The Perfect Wife
How Edith Windsor fell in love, got married, and won a landmark case for gay rights.“Fuck the Supreme Court!” Edith Windsor said, one hideously hot morning in June, when she’d had just about enough. Then she sighed and mumbled, “Oh, I don’t mean that.” What she really meant was that she was hot, she was tired of waiting, and, most of all, she was tired of being told what to do. “I’m feeling very manhandled!” she said.
It was Windsor’s eighty-fourth birthday, and she was spending it staring at a laptop screen as information from scotusblog.com flashed by in a typeface too small for her to read comfortably. Four years earlier, Windsor’s partner of more than forty years, Thea Spyer, died, leaving Windsor her sole heir. The two were legally married in Canada, in 2007, but, because of the Defense of Marriage Act, Windsor was not eligible for the exemption on estate tax that applies to husbands and wives. She had to pay $363,053 in taxes to the federal government, and $275,528 to New York State, and she did not think that was fair. So, with the help of her attorney, Roberta Kaplan, Windsor sued the United States.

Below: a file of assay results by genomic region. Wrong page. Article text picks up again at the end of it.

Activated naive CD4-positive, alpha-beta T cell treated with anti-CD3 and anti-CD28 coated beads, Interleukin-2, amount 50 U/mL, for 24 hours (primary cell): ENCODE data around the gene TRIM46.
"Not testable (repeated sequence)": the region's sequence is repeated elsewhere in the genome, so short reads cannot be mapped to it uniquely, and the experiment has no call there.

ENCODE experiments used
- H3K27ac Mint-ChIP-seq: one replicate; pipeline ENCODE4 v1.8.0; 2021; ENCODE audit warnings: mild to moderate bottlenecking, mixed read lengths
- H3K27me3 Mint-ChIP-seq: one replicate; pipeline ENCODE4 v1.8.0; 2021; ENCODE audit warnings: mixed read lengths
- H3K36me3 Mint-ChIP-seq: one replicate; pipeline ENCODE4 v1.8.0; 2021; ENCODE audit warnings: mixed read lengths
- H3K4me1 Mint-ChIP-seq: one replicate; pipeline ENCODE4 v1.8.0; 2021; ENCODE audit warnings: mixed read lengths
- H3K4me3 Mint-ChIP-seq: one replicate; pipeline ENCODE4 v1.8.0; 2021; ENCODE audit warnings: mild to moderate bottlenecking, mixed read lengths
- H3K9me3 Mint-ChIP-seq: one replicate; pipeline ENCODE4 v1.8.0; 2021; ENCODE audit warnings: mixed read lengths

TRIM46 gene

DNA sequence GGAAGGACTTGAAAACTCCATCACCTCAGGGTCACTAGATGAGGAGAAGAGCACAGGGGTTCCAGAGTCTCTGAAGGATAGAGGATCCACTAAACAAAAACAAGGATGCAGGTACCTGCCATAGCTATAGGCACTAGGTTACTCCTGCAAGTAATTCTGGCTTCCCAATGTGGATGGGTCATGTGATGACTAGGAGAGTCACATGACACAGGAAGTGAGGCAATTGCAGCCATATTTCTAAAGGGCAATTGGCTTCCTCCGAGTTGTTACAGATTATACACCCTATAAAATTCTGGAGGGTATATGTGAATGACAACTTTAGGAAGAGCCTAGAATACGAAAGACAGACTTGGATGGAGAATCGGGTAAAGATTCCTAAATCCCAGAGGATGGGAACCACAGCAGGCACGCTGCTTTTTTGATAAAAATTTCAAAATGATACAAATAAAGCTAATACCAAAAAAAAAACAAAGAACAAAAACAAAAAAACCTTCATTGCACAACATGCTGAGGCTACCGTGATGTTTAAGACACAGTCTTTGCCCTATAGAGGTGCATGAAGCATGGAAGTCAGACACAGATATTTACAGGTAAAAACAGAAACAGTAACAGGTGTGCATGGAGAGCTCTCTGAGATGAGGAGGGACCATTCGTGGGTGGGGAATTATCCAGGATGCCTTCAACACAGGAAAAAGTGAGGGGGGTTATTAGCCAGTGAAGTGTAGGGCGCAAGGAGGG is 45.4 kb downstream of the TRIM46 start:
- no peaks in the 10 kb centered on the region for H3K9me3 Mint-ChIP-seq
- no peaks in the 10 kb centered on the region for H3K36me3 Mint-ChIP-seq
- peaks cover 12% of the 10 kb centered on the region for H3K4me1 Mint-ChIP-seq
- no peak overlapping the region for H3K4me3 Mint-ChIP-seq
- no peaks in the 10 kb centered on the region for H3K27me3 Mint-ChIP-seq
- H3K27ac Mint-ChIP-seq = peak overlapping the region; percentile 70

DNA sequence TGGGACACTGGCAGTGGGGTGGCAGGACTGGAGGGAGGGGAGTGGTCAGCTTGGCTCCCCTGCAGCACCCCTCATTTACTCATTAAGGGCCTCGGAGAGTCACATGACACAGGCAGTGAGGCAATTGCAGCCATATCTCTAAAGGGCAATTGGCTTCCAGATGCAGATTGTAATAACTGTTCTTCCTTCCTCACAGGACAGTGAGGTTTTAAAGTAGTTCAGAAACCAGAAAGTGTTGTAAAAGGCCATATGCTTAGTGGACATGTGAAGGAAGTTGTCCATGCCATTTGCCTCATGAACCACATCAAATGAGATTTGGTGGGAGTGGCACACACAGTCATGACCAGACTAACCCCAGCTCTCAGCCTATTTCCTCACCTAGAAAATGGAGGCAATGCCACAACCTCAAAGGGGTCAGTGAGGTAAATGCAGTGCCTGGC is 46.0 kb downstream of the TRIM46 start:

“When I saw it in print on the brief—Edith Windsor v. the United States of America—for a moment I panicked,” she said. “Then I thought, If Robbie’s not terrified, I’m not terrified.” But the waiting was getting to her. Once, when Spyer was alive, Windsor attended a meeting with the head of the Human Rights Coalition, at which someone asked him about gay marriage. He replied that it was something that ought to be dealt with later. Windsor stood up and barked, “I’m seventy-seven years old, and I can’t wait!”